iov42's node architecture
An introduction to nodes on the iov42 platform
What is a node?
At the core of distributed ledger technologies (DLTs) is the distributed ledger itself, which is a record of transactions happening within a DLT system. Unlike conventional ledgers, which traditionally record transactions in one central location, distributed ledgers store their data across a network of nodes. Nodes can be any kind of device that has the connectivity, storage capacity, and processing ability to support the DLT. Depending on the DLT, nodes can range from laptops and PCs to specialist farms of custom hardware.
Nodes form the decentralized infrastructure of DLTs, such as blockchain. In traditional blockchain models, having more nodes within a system improves resilience against system-threatening events such as power outages, other technological failures, or certain exploits. Some blockchains are being run on thousands of nodes.
However, an increasing number of nodes does not necessarily improve the performance of classic blockchains. If each node must process and record all of the blockchain’s transactions, as well as store other related data (e.g. cryptocurrency wallet balance, smart contract code, etc.), the performance of the blockchain could be greatly limited by the computing and storage capacity of one node, as well as the need to use slow consensus algorithms to prevent unwanted interventions.
The traditional blockchain model of a single device serving as a node simply does not scale.
What does an iov42 node look like?
In order to build a DLT network that can operate at a global scale, iov42 has reimagined the structure of the node. Instead of using single computers as nodes, the iov42 network uses data centers that can leverage all the advancements and scalability that comes with distributed computing and cloud supporting technologies, such as AWS, Azure, and GCP. And because the iov42 network has been developed using technologies such as Docker and Kubernetes, it can be deployed to different cloud providers or even a traditional data center.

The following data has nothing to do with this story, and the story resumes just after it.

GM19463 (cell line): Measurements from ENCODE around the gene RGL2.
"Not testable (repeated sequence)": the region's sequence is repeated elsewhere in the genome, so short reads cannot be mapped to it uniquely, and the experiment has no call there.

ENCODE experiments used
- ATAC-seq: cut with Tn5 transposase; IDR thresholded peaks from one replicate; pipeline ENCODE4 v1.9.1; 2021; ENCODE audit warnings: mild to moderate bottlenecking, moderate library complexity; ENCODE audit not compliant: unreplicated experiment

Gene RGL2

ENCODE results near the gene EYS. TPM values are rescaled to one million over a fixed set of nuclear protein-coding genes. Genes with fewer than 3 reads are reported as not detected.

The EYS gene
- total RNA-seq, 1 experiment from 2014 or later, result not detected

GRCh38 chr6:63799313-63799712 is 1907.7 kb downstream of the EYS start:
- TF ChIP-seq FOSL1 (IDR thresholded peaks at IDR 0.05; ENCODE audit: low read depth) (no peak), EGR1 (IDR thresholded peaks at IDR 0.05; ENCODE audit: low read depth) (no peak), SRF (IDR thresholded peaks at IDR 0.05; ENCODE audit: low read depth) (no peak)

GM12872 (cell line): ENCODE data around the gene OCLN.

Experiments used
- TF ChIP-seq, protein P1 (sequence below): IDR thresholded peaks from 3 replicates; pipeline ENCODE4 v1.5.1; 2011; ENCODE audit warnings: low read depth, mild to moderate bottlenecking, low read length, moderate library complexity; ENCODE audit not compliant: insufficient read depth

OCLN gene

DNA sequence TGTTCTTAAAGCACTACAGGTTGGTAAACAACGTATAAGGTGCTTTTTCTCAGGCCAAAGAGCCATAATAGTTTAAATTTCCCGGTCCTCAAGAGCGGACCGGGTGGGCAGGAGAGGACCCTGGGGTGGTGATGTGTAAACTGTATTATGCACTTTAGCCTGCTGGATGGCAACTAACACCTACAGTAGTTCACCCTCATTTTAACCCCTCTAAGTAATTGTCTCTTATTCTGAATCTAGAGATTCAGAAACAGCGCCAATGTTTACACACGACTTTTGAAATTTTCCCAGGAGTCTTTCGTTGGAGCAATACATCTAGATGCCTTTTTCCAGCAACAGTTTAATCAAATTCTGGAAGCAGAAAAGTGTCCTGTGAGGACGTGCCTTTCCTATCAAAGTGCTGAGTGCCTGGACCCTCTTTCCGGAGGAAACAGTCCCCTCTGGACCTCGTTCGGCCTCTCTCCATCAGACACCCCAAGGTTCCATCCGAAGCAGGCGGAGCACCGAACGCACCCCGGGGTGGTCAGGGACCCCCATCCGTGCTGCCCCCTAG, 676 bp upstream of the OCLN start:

With nodes as data centers, the various functions of a node—communicating, validating, committing, synchronizing, storing data, etc.— can be broken down and carried out independently. The main benefit of using data centers is scalability, which in turn improves resilience, performance, and the ability to add resources as needed as the data across the system grows.
If each iov42 node is a data center, this means not everyone can run a node in an iov42 network.
However, iov42 considers this to be a benefit to the network rather than a constraint. Limiting the number of participants within the network has a positive effect on the performance of the system. This also means that node operators will be recognized entities that agree to collaborate within an iov42 network. Deliberate network formation through strategic node selection increases the system’s flexibility to address issues such as governance, industry-specific security concerns, and data locality.
Connecting iov42 nodes
Another unique feature of iov42 nodes is the way they connect with one another. Instead of thousands of nodes interconnected globally, only a few nodes connect locally to form what iov42 calls a “zone.” Across the iov42 network, zones can be optionally connected, enabling local regulatory frameworks to be built into each zone and creating a “network of networks.”